New answers tagged classical-guitar
Without seeing the guitar it'd be hard to tell. It would cost quite a bit to fix the issues you mentioned. I think the best thing would be to take it to an expert and see if it's worth anything. Keep in mind that it could be simply a 40$ guitar. Another thing to consider is its sound. Do you like it? If you do, you should repair it and keep it.
While @RockinCowboy's points are all good, in reality you do need to play close to the fret - playing your finger in the middle between frets is not going to work. Your fingers should all be tight up against the back of the fret. If you ever try playing a scalloped fret guitar, you will see just how badly wrong it can go, but this holds true for all ...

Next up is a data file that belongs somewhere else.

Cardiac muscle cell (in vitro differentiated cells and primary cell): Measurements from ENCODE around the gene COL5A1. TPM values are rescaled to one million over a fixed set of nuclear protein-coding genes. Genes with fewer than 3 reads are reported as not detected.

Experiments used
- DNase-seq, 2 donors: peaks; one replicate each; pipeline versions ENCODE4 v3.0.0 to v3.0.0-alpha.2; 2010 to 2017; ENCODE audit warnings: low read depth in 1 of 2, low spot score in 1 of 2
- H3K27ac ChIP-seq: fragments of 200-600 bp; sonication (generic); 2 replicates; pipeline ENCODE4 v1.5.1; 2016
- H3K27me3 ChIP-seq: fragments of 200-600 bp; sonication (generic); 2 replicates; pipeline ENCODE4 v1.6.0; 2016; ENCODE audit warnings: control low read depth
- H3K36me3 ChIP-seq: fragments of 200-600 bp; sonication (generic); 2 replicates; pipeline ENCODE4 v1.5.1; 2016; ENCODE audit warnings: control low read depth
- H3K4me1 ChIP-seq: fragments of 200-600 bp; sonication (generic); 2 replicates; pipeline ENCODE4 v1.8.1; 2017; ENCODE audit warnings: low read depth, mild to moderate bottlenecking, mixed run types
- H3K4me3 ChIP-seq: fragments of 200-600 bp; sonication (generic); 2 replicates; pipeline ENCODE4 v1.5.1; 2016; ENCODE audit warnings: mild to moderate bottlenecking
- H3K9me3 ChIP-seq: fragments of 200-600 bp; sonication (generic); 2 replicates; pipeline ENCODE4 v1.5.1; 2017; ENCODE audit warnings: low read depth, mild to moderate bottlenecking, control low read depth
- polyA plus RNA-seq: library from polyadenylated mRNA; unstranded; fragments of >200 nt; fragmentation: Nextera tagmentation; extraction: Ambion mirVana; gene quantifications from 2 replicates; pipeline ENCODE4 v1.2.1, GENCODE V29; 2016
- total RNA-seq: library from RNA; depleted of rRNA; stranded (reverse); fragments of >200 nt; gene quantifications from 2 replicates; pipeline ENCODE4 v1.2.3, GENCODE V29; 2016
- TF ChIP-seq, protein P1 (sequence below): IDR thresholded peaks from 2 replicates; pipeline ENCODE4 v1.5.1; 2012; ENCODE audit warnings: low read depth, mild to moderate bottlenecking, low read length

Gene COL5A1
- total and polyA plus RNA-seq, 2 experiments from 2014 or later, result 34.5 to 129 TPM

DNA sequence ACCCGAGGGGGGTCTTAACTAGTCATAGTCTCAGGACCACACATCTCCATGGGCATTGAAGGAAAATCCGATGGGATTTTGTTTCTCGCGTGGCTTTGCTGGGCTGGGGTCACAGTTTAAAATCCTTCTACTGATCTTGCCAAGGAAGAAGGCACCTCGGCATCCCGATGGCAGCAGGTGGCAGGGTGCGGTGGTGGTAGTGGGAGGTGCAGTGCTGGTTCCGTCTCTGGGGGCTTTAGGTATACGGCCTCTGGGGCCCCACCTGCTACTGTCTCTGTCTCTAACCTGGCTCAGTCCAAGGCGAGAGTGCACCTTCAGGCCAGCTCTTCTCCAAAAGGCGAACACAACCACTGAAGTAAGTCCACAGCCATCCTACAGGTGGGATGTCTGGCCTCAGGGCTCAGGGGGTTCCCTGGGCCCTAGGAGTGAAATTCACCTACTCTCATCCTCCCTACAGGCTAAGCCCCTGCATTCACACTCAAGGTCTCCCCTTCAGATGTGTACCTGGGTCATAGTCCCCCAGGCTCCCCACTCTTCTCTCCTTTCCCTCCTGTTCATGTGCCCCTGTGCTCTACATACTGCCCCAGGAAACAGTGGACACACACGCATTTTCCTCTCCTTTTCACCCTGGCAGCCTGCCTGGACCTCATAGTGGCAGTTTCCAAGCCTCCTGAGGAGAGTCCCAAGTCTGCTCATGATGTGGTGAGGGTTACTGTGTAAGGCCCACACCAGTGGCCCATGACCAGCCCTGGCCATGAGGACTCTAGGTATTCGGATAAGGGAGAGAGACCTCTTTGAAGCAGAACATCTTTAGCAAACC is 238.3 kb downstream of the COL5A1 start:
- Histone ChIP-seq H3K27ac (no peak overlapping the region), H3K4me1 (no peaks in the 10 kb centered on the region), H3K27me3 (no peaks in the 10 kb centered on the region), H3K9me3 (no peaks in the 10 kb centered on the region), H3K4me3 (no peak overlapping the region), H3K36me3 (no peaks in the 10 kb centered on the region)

If the string is pressed down all the way to the fretboard, it should not buzz. Not just right behind the fret in question but anywhere (right after the previous fret is a bit theoretical since it's rather hard to go all the way there so it's a bit of an irrelevant point). That's the basic balance between fret height and fingerboard. If it doesn't buzz ...
Ahhh the old "it's your faulty playing technique" response from the guitar tech who did the set up. I've heard that one before too - but did not fall for it. You should not have to alter otherwise proper playing technique to get your guitar to play buzz free. Sometimes positioning of certain phrases you play will necessitate placing your finger farther ...
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